Have you heard about mercury in high fructose corn syrup?
This is something I heard about recently- there was an article in the Washington Post that was posted on a homeschool list I read. Apparently it's now being circulated in email as well, because my sister in law recently wrote me:
"Hey, Kit, I see that [name removed] forwarded this same article to you also. I wasn't able to read the whole thing because it trailed off into a ....................., and I could not find some link or something to open up to read the rest of it, but I assume you can, cuz yer a cumm-puter wizerd. But you always verify things on some sight, that I forgot the name of, so I have 2 questions. Are they full of sh*t? Does High fructose corn syrup have mercury? Also, I have heard opposing arguments about high fructose corn syrup being the reason all of america is getting fat as sh*t, basically, the other side is saying it's a lie, because it's made from corn, and corn can't be bad for you. But what about the "High fructose" part? What's that about? Is there some kind of sugar released when corn is processed a certain way that makes it fattening?"
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(Disclaimer: I'm no computer wizard; I simply use them more than sis-in-law does, and have the patience to fiddle with them until I figure out what I need to know. So I've become a go-to source of computer information for some family members. Basically, I'm just a proficient googler.) :)
I spent a little time on my response, and thought some others might find it informative as well. It's a combination of quick online research and my own bias, so take it for what it's worth. Here's what I wrote:
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Yes, it is true. The article was indeed published in the Washington Post, and in several other publications as well. Here's the Washington Post article:
US News and World Report:
And a webmd.com article which lists the foods that were found to contain mercury:
From the webmd article:
"Overall, we found detectable mercury in 17 of 55 samples, or around 31%," write Wallinga and colleagues.
Here is the list of those products:
* Quaker Oatmeal to Go bars
* Jack Daniel's Barbecue Sauce
* Hershey's Chocolate Syrup
* Kraft Original Barbecue Sauce
* Nutri-Grain Strawberry Cereal Bars
* Manwich Gold Sloppy Joe
* Market Pantry Grape Jelly
* Smucker's Strawberry Jelly
* Pop-Tarts Frosted Blueberry
* Hunt's Tomato Ketchup
* Wish-Bone Western Sweet & Smooth Dressing
* Coca-Cola Classic: no mercury found on a second test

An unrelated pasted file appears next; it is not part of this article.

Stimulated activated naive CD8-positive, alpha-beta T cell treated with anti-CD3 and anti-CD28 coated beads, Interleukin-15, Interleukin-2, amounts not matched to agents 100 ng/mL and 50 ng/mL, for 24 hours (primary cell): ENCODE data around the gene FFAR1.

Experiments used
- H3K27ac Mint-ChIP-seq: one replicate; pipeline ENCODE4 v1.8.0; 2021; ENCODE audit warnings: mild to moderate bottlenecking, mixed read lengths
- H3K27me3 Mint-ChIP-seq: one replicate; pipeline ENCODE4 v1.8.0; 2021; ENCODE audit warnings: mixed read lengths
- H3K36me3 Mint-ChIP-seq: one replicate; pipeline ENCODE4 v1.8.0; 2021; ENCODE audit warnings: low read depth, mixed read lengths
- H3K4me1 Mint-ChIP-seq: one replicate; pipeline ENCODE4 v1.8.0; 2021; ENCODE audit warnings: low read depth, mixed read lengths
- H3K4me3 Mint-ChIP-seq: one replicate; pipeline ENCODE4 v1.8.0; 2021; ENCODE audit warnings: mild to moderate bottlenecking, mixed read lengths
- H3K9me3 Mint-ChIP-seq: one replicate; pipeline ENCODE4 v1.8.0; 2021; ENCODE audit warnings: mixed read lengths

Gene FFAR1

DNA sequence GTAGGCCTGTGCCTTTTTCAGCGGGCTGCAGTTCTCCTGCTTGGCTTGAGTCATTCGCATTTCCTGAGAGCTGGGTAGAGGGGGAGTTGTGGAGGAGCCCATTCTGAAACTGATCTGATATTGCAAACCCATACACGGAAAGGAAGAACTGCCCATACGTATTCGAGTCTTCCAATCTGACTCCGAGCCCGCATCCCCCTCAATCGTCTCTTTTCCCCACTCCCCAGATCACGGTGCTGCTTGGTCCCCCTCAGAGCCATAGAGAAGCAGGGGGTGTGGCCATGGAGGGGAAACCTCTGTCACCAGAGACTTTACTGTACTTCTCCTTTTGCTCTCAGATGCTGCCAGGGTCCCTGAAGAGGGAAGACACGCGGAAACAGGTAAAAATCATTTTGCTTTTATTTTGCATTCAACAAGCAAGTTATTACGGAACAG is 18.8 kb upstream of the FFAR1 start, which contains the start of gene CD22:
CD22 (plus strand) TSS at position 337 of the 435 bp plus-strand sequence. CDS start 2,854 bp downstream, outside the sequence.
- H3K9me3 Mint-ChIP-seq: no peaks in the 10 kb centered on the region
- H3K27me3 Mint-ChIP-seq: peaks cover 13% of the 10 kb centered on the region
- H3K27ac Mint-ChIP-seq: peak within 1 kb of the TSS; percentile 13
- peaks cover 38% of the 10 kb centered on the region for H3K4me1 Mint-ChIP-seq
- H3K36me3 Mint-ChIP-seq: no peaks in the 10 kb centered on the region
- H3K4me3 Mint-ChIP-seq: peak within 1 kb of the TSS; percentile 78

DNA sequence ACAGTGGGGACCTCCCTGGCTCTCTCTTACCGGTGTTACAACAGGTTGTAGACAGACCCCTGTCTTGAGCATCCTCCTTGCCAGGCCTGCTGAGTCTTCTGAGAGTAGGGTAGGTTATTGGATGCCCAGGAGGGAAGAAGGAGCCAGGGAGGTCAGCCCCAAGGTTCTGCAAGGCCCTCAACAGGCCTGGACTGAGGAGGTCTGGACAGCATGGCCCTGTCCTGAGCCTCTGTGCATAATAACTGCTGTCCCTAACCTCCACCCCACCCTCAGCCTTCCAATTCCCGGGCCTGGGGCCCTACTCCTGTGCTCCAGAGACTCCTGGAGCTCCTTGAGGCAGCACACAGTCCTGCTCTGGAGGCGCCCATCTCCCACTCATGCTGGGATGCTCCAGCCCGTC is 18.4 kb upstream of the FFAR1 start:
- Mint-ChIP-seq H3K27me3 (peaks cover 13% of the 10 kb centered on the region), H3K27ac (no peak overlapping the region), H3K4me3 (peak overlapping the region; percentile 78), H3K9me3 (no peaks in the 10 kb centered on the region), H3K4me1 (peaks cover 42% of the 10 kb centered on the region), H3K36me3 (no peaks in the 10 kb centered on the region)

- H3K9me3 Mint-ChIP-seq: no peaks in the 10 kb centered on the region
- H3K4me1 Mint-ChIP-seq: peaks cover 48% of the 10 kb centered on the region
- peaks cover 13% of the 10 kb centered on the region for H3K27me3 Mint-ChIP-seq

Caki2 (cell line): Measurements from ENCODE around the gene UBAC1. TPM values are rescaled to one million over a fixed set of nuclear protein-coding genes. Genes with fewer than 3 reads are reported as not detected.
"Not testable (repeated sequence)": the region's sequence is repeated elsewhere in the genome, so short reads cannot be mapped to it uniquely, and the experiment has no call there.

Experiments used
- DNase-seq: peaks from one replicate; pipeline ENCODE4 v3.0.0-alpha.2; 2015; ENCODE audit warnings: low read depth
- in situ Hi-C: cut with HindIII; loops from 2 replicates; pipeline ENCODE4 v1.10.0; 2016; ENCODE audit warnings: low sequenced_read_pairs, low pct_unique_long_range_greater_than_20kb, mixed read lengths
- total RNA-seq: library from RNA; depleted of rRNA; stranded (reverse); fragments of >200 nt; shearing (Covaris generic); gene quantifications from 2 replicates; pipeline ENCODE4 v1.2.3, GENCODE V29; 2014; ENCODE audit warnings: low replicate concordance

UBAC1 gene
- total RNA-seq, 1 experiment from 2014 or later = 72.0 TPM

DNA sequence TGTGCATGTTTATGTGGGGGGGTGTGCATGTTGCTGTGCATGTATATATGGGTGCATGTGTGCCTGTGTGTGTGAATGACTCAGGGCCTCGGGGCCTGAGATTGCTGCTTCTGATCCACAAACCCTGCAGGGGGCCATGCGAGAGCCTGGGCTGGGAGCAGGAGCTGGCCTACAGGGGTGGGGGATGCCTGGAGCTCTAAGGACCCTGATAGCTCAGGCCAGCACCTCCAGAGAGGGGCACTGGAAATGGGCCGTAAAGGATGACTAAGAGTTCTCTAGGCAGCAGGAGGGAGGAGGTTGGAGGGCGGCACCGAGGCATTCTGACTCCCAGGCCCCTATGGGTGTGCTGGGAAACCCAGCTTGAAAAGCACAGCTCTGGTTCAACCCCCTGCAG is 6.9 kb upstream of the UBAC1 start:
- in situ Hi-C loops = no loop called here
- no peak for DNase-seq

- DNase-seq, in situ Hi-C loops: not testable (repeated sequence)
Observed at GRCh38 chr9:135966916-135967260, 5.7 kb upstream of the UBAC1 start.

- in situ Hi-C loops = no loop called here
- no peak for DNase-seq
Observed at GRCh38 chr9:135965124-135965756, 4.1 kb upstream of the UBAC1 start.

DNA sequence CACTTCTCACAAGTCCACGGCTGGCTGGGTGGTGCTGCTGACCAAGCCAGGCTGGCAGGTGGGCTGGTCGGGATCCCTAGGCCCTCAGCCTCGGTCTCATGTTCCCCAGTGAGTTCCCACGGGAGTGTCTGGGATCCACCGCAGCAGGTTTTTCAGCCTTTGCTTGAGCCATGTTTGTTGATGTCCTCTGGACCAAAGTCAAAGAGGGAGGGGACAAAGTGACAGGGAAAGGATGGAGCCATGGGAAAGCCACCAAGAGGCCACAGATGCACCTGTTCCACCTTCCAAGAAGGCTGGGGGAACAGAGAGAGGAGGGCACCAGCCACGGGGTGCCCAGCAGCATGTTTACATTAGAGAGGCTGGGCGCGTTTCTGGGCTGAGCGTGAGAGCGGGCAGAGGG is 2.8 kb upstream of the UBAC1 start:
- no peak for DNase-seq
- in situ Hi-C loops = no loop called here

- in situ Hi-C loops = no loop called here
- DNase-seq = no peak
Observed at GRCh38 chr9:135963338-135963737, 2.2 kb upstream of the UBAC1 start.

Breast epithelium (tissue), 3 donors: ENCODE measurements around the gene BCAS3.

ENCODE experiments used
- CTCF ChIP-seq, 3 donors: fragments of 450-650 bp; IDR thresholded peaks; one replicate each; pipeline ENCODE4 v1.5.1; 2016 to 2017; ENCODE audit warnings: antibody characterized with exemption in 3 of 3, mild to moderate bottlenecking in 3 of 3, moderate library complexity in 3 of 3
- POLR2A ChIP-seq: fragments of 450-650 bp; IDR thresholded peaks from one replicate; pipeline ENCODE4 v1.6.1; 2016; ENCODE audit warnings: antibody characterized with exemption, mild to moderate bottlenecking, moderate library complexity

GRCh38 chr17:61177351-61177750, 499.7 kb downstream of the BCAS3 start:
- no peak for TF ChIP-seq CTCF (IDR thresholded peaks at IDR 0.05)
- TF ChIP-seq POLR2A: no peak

* Yoplait Strawberry Yogurt
* Minute Maid Berry Punch
* Yoo-hoo Chocolate Drink
* Nesquik Chocolate Milk
* Kemps Fat Free Chocolate Milk
Wallinga and colleagues caution that their list was "just a snapshot in time; we only tested one sample of each product. That clearly is not sufficient grounds to give definitive advice to consumers."
Apparently the reason (they think) that high fructose corn syrup can contain mercury is that some of the plants processing it use contaminated caustic soda. Caustic soda is needed to produce high fructose corn syrup, and some plants that produce caustic soda use "outdated" mercury cell technology to do so- which can produce caustic soda that's been contaminated with mercury.
Of course, high fructose corn syrup has been under fire for some time now, as many nutritionists and scientists have begun to point to it as a significant contribution to the high levels of obesity in the US. I learned more about it here:
To sum up, they're not sure precisely why there's a correlation, though there are some ideas. One theory is that due to the nature of the sugars in high fructose corn syrup, it's digestion is not regulated by the body as well as the digestion of natural sugars. Another idea links high fructose corn syrup to harmful carbonyl compounds (which are elevated in people with diabetes). Another study shows that large quantities of fructose can cause insulin resistance- another link to diabetes. Yet another study suggested that a diet rich in fat and high fructose corn syrup can suppress the sensation of fullness (leading to overeating), and cause leptin-resistance- which can lead to weight gain.
Yes, the corn industry refutes all these studies for various reasons. High fructose corn syrup is simply a sweetener made of lots of fructose ("fruit sugar") and a little sucrose (like cane sugar). Sounds pretty benign, doesn't it? However it's not a naturally occurring sweetener, and studies do seem to indicate that for whatever reason, it's bad for us. We are apparently just not built to be consuming THAT much fructose. Besides, it's so highly processed (including using at least one GMO ingredient necessary for production) that I view it as highly suspect. (Just as I view artificial sweeteners like splenda.) I try to stick with honey or plain old sugar, and simply limit how much sweet stuff we eat. (I read lots of food labels.) Never trust an ingredient that sounds like a chemical compound.
So, does that answer your questions? :)
3 days ago